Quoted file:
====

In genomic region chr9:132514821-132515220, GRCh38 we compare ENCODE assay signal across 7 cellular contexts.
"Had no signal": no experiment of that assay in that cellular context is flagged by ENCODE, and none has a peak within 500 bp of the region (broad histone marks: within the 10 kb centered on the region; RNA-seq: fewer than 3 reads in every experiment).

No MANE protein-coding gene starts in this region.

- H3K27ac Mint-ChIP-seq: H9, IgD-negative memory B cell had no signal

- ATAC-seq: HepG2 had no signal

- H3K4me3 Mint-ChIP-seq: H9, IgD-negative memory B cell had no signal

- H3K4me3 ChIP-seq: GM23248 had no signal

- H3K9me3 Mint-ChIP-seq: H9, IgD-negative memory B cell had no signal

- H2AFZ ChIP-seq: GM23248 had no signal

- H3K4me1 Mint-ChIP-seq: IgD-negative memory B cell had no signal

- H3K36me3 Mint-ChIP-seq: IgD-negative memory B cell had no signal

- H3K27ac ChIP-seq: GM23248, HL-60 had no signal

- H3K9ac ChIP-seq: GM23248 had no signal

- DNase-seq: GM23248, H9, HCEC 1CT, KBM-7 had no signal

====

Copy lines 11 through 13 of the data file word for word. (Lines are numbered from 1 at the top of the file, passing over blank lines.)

- H3K36me3 Mint-ChIP-seq: IgD-negative memory B cell had no signal

- H3K27ac ChIP-seq: GM23248, HL-60 had no signal

- H3K9ac ChIP-seq: GM23248 had no signal